Human activity has degraded ecosystems around the world and damaged biodiversity, but ecosystem restoration offers hope for the future. Scientists studying the restoration of underwater kelp forests, which provide food and shelter for other species, found that 10 years of restoration efforts helped damaged forests grow back as richly and robustly as those of never-disturbed forests.
„Macroalgal forests are found on more than a third of the world’s coastlines and underpin entire ecosystems,” said Dr. Emma Cebrian of the Center d’Estudis Avançats de Blanes, corresponding author of the study. Frontiers in Marine Science.
„In 2011, a restoration operation took place in the Bay of Mao, Menorca, where a macroalgae species was reintroduced to an area where it thrived. 10 years later, we found that associated algal species had returned to the habitat. They, the ecosystem functions they provide.”
Under the sea
Seprian and his team used a trait-based approach to investigate the functional recovery of kelp forests: the link between restoration efforts and the forest functioning as it did before it was damaged. The team studied five areas of Kongolaria barbata, one of the 'canopy-forming’ species essential to maintaining kelp forests, to understand how the restoration of these species could work to restore ecosystems.
„Among all sponges, the macroalgae that form the canopy provide structure to the ecosystem, similar to the trees in a terrestrial forest,” said Cristina Calobart, first author of the study, which is based at the Center d’Estudies Avignons de Plains. „For example, they affect the local environment by changing light and water flow. These changes in the environment create ecological niches where other species can profit.”
Evaluation of restoration projects takes place on short time scales, especially in marine ecosystems, where these projects are less established. However, as slow-maturing species recovery projects require longer periods of time for evaluation, and as we understand how plant composition and species diversity are restored, questions remain about how an ecosystem returns to function.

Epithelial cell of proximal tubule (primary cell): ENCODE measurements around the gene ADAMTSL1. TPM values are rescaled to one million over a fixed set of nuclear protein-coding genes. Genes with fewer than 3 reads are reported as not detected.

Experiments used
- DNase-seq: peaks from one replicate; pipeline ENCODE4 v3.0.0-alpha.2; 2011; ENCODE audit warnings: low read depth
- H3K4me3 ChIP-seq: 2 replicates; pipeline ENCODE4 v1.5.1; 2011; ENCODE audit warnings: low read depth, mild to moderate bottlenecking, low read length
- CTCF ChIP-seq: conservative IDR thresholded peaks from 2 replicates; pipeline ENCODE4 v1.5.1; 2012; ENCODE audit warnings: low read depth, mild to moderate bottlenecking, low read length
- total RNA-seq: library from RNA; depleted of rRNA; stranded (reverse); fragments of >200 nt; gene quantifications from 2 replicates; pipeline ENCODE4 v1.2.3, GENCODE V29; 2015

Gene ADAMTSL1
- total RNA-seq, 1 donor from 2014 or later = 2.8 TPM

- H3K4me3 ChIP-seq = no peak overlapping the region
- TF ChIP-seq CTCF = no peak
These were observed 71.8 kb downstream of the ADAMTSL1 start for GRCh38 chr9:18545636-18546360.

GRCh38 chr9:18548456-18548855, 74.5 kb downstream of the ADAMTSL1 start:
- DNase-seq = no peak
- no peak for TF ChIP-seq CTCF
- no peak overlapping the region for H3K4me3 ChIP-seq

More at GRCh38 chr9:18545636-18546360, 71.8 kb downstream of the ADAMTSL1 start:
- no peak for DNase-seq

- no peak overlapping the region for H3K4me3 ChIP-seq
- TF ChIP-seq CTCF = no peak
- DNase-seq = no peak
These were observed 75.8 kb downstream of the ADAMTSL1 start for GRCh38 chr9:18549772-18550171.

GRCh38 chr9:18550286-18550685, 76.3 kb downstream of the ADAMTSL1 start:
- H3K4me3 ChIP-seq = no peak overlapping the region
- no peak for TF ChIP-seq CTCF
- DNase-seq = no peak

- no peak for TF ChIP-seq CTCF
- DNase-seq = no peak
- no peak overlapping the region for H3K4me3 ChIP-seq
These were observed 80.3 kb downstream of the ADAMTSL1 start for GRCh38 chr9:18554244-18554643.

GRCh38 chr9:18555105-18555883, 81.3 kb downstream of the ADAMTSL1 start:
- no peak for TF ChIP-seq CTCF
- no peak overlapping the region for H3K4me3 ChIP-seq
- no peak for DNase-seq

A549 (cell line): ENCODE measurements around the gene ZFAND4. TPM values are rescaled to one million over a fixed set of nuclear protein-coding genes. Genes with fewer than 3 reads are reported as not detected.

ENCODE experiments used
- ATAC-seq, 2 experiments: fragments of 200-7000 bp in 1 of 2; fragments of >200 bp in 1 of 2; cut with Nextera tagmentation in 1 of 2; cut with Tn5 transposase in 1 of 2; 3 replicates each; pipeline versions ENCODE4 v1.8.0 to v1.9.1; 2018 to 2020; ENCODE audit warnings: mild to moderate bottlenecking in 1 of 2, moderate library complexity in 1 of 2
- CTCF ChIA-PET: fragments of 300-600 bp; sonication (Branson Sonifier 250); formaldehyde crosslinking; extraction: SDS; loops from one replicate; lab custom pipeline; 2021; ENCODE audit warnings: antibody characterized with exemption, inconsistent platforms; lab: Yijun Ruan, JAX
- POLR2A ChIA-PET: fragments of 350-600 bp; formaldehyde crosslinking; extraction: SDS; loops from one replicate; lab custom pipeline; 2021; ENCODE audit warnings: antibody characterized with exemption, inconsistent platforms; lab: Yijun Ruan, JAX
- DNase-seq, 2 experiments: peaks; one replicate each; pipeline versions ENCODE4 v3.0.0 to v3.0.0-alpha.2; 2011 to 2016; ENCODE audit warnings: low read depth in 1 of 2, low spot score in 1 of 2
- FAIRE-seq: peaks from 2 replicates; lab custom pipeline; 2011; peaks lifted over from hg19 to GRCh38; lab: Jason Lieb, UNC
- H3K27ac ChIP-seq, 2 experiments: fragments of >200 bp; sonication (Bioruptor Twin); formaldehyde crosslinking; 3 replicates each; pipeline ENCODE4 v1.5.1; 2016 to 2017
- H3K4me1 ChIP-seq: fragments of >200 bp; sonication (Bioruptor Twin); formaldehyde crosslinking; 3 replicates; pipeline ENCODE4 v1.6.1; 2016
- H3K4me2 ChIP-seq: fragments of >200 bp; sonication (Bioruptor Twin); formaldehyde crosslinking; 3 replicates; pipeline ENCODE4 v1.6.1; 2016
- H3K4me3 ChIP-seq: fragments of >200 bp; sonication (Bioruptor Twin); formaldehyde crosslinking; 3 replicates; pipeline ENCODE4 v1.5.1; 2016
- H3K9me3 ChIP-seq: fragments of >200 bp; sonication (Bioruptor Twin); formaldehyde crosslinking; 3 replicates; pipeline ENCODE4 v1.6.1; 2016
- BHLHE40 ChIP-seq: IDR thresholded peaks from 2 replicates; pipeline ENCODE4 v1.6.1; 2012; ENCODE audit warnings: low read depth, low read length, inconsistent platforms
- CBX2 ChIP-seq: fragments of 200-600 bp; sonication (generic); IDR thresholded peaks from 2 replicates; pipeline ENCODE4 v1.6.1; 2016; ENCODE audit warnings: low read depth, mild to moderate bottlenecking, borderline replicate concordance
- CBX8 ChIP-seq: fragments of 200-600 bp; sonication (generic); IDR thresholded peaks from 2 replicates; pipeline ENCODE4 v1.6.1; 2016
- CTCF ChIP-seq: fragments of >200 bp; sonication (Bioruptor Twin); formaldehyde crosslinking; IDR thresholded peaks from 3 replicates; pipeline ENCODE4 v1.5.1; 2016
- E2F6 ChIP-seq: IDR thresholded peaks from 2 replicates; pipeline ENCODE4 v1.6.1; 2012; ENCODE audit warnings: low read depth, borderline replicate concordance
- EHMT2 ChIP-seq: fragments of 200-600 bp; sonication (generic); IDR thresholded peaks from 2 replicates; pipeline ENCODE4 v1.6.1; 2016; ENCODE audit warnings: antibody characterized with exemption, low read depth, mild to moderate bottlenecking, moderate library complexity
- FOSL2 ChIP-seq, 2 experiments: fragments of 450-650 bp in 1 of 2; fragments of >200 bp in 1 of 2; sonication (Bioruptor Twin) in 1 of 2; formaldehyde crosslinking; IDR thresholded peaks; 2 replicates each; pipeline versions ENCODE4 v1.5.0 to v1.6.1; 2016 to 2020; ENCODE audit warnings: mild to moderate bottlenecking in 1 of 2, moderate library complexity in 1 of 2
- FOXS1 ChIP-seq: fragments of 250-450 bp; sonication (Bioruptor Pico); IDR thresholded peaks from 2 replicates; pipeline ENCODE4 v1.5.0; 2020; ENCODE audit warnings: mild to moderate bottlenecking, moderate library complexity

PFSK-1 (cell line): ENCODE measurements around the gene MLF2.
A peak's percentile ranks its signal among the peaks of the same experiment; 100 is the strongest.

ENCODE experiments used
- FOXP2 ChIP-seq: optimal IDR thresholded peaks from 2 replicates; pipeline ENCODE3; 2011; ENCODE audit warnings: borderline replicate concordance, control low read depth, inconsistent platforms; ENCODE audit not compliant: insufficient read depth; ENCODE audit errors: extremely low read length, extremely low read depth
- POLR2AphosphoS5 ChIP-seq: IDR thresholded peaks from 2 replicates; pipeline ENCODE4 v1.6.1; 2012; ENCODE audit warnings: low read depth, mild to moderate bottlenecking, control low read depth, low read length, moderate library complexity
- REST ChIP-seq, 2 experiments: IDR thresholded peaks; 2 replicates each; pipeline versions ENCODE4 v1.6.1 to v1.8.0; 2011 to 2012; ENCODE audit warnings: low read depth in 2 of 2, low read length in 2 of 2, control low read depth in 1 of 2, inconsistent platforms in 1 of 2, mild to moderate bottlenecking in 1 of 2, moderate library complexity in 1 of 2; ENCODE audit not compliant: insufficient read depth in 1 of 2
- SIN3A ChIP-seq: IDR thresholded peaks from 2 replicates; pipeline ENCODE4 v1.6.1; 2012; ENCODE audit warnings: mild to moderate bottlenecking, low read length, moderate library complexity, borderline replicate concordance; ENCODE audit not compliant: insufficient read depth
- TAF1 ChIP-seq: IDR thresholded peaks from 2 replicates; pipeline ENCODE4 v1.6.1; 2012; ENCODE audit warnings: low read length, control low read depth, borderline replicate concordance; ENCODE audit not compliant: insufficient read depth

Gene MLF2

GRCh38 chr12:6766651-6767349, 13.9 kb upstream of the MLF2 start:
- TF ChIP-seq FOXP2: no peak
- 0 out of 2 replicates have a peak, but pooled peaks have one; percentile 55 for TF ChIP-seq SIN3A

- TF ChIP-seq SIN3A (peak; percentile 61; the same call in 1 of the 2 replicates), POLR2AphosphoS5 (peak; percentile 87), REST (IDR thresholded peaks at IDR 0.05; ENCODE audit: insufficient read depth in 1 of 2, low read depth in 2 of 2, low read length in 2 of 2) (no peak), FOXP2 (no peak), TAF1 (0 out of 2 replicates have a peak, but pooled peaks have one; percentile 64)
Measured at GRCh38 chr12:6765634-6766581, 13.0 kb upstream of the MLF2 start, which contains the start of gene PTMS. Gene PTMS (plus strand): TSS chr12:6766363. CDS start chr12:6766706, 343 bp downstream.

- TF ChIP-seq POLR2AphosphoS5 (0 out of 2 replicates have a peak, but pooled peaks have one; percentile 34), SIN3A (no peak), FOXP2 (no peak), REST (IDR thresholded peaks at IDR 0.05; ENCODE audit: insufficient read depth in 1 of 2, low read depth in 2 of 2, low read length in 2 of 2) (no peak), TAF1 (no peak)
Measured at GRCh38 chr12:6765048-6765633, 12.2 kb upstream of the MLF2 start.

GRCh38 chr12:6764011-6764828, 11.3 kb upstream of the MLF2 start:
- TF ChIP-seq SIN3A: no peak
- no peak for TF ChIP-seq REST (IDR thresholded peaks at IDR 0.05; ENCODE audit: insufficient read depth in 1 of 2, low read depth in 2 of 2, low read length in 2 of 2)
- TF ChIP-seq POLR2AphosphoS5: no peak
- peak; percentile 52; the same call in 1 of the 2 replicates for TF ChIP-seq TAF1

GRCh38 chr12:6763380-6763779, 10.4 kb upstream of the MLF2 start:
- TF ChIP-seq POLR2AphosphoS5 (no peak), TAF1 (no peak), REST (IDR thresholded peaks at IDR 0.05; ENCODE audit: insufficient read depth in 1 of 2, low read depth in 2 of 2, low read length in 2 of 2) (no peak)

To measure function, it is necessary to study measurable traits in target species that capture the health of the ecosystem. The team chose to look at a set of 14 characteristics, such as the size of the specimens and whether they belonged to a long-lived or slow-growing species. The presence of species that require more time to mature or grow larger may indicate a healthier ecosystem, better able to support them.
The team studied an intensively restored area where restoration efforts had been ongoing for 10 years, a nearby area where restored macroalgae had spread beyond the boundaries of the initial restoration area, a neighboring area that was not restored, and two reference sites. Not disturbed. Samples were collected from each of these locations for identification and analysis, then dried and weighed to measure the abundance of each species.
They found that the restored area was composed of more diverse species than the untouched area and the area where restoration efforts had spread, with a similar species composition to the reference samples. The reforested area was functionally richer than one of the reference forests, even though it wasn’t exactly populated by the species scientists expected.
The species that make up restored ecosystems may differ from the original ones, while filling the same niche in supporting local biodiversity. The restored area contained species with greater structural complexity and longer lifespans, an important sign of long-term recovery that increases the potential shelter the forest provides for other species. The added diversity also offers potential benefits for the future: more diverse kelp forests can better respond to environmental challenges.
„We demonstrated that a restoration action and removal of the cause of degradation can lead to recovery not only of a species but also of associated ecosystem functions,” Cebrian said. „Adding information from other restoration efforts will help us fully understand how recovery works in different habitats, species or environmental conditions.”
Emma Seprian et al., Addressing marine restoration success: evidence of species and functional diversity recovery in ten years of restored macroalgal forests, Frontiers in Marine Science (2023) DOI: 10.3389/fmars.2023.1176655
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